Bloemfontein - Their surprise rise in the Super Rugby ranks in 2013 has created expectations of the Cheetahs to prove their playoff berth was not merely a flash in the pan.
While the Bloemfontein franchise always rode the wave of being potential giant killers they were never considered title contenders.
Eight years since making their debut as a fully fledged Super Rugby franchise, the Cheetahs finally matured into a team able to challenge their more revered peers in 2013.
Forever the darlings of Super Rugby because of their running brand of rugby, the Cheetahs added a solid defensive system to their arsenal.
Cheetahs defence guru Michael Horak ensured the team leaked fewer tries, while conditioning coach Neil du Plessis remedied the side's almost chronic injury problems.
In the past the Bloemfontein side would bemoan their debilitating injury list that ultimately chipped away at their already fragile player depth.
Cheetahs' assistant coach Hawies Fourie said with fewer injuries they could also build consistency in their team selections.
"The moment you get into a winning habit, the confidence is on the up while fewer injuries gives you continuity.
"'The guys get to know each other better instead of having to build a new team every year."
The changes in the team dynamic translated into better performances, which resulted in the team reaching the playoffs of the 2013 season.
They lost to eventual losing finalists, the Brumbies, for a sixth place finish overall.
The Cheetahs will go into this year's campaign a more settled side and are hopeful to continue their successes from last season.
Fourie said the team aimed to finish first in the South African conference, enhancing their chances of making a serious claim for the title.
"Last year we've shown what we are capable of. In the past we've conceded soft tries in matches we were leading, so we've improved a lot from that point of view," Fourie said ahead of the team's opening match against the Lions in Bloemfontein on Saturday.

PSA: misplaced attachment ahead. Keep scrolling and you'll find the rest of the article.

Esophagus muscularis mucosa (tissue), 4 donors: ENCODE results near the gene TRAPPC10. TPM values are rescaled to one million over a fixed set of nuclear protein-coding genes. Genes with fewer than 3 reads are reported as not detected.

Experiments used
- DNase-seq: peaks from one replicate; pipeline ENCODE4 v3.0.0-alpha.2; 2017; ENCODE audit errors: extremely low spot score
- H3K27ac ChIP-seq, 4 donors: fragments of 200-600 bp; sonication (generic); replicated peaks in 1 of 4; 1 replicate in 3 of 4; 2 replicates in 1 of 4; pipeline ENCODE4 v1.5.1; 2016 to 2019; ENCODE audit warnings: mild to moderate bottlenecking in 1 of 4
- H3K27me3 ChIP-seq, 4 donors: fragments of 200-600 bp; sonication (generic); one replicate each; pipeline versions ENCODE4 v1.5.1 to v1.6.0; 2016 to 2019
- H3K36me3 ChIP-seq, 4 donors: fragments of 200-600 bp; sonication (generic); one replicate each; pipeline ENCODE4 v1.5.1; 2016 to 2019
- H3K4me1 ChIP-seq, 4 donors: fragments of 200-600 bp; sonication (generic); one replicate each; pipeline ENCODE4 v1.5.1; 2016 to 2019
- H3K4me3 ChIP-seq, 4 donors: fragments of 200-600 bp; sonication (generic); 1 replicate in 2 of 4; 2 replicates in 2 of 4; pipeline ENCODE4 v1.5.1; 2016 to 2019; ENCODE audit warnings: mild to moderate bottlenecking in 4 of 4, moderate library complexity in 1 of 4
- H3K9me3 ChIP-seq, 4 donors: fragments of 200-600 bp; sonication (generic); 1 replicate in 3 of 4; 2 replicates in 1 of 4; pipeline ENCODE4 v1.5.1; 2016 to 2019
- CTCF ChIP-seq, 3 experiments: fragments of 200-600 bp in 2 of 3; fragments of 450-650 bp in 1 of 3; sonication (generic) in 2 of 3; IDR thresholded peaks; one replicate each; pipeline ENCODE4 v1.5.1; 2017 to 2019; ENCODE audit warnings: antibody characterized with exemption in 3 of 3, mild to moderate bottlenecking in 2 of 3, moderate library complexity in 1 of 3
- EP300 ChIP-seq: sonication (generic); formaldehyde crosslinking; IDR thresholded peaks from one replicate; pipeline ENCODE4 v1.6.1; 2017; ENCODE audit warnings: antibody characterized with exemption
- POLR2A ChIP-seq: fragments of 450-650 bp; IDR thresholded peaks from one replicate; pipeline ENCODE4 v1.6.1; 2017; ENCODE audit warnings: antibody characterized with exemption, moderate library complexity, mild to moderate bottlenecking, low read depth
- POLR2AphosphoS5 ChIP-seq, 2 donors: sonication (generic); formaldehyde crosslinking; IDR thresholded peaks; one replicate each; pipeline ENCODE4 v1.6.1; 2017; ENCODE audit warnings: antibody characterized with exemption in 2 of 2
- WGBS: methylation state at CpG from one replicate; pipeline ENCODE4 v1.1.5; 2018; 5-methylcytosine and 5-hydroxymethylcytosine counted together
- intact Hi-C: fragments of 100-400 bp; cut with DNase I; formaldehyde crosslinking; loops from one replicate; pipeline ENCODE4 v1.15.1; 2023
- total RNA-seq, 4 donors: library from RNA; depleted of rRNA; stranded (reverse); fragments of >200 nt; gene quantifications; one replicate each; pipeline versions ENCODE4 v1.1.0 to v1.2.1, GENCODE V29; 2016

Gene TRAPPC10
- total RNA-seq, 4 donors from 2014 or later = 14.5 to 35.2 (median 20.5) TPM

"The fact that we came so close to winning our quarterfinal against the Brumbies in Canberra had given us confidence and the appetite for more."
He said the experience of travelling to Australia for the Brumbies clash, which they narrowly lost 15-13, gave the team a new perspective on what it would take to be serious title contenders.
While claiming the South African conference was easier said than done, it would eliminate travelling across time zones and bring home field advantage.
Springbok fullback Willie le Roux was mostly used on the wing and would be used in the last line of defence where he made an impressive debut for the national side.
The back three of Le Roux, Raymond Rhule and Springbok Sevens player Cornal Hendricks on the wings are potential game breakers.
The central franchise may have lost reliable centre Robert Ebersohn to French Top 14 club Montpellier at the end of the Currie Cup season, but gained the services of Bulls midfielder Francois Venter.
Venter, a product of Grey College in Bloemfontein, should form a formidable combination with Johan Sadie.
The Cheetahs lost scrumhalf Piet van Zyl to the Bulls, but new recruit Shaun Venter from the Southern Kings would supply cover in this position along with Sarel Pretorius
Griquas centre Howard Mnisi, who impressed in last year's Currie Cup, was expected to feature in the side.
In captain Adriaan Strauss the side had an inspirational leader, who led from the front and had international experience.
The Cheetahs suffered an early injury blow last year when Springbok flyhalf Johan Goosen suffered a knee injury early in the season on their tour of Australasia. Burton Francis and Elgar Watts, however, proved to be more than capable replacements.
While Francis has since left for French club side Agen, Goosen was back to wearing the number 10 jersey with Watts a solid backup.
Fourie said part of the success in 2013 came down to the forwards pulling their weight and he was confident the pack would give his backline go-forward ball.
"You can have the best backline in the competition but it means nothing without quality possession," he said.
"We had guys like Philip van der Walt, Lappies Labuschagne and Lood de Jager that made their mark last year, who did not have Super Rugby exposure."
He said the experience these players gained from last year would hold them in good stead during the 2014 campaign.